Tuesday, April 14, 2009

Feeling Powerless

As the publishing industry evolves and new models are tested, it will be interesting to see if the role of the author changes. Specifically, I wonder if authors will gain more control over the product they create.

Currently, in the traditional publishing world, authors often feel powerless. They have little or no control over what the book is named, when it’s released, or how many copies are printed. They also have no guarantee that their publisher will pick up their next book. For non-bestselling authors, every novel feels like starting from scratch in the process.

This is the reason some authors self-publish. They want control over their product and how it’s presented to readers. They like to know their work will reach the market, regardless. They choose not to feel powerless. Who can blame them?

This subject is on my mind today because I evaluate manuscripts for a large self-publishing company. A few of the stories are good, many are unreadable, and many are written by doctors. Why are doctors writing and self-publishing novels?

My theory is they sometimes feel powerless too. Doctors’ novels are always about an individual MD making a dramatic improvement in the healthcare industry. I can only assume some physicians must also feel powerless to change a system they’re entrenched in and dependent on. So they write out their fantasies and pay to get their stories to the public.

This is the only power writers have: to create a story that entertainers, enlightens, or simply shares their way of looking at the world. For everything else, we must cross our fingers and hope for the best.

6 comments:

carl brookins said...

Interesting POV. Doctors, hey. I think the rise in e-publishing is part of your control factor. Right now, e-publishing is an anacharist's dream garden. It largely illustrates the failure of a part of our school programs that deals with grammar and language. But e-publishers and their authors are really in charge at the ground level and are making tremendous strides. Some very interesting and thoughtful work is now being done in this arena.

Will all this energy result in the demise or death of the book? Of course not, but it will result in more writing talent being revealed.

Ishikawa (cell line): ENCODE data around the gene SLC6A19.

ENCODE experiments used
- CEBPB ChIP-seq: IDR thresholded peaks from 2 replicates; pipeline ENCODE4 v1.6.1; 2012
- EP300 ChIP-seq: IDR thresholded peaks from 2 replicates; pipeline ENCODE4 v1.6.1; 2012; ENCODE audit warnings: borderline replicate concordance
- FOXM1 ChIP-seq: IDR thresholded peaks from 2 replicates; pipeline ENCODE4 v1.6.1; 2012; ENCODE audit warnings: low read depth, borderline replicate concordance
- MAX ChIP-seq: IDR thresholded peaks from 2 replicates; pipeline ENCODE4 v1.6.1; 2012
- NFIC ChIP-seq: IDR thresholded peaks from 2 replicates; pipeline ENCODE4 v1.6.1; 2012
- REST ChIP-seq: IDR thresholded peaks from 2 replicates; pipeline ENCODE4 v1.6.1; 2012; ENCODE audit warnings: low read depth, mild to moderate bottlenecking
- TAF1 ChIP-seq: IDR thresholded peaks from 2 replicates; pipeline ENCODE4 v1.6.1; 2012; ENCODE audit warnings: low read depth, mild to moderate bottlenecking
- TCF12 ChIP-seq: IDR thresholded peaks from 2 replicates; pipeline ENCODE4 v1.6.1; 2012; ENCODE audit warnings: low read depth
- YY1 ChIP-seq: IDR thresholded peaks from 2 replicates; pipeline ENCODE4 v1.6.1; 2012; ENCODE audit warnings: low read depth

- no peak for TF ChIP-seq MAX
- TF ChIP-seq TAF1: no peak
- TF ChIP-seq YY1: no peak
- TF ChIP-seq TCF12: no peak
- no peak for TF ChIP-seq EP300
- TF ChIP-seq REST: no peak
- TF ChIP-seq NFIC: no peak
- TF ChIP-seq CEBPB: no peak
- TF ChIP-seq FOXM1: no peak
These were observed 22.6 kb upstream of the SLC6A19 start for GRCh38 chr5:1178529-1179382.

One of the phenomena I see over and over again is frustrtion because our institutions, public and private, do not have enough people who are listening.
Sometimes all that angry woman needs of to know that somebody is hearing her problems. Maybe that's one of the reasons doctors are writing books. Maybe fewer and fewer people are listening!

L.J. Sellers said...

As for doctors, I think some of them feel they've lost power over patients too. Especially when the patient comes in armed with information and ready to take charge of his/her treatment.
The good thing about e-publishing and self-publishing is that is allows great authors who would fall through the cracks to have a chance.

Lisa Logan said...

Interesting viewpoint on self publishing. Since writing is for many a catharsis, it's not surprising to see people turning to this outlet to "bang out" their frustrations on a keyboard in a controllable, fictitious setting. And why give up that control by going the traditional publishing route when the book is done?

--Lisa
http://authorlisalogan.blogspot.com

GO said...

My immediate response to reading your comment is how psychiatrists tend to hang paintings of sailboats in their office lobbies.

L.J. Sellers said...

Does the sailboat represent escape and control? Or do you simply mean that I'm crazy?

Helen Ginger said...

Self-publishing probably has many reasonings. Control. It's faster. More author input. Frustration with the establishment. It's not an easy route. But both paths have bumps and and detours. Some people think self-publishing is just taking the easy way to publishing, but I don't think there's anything easy about it. It looks like hard work to me.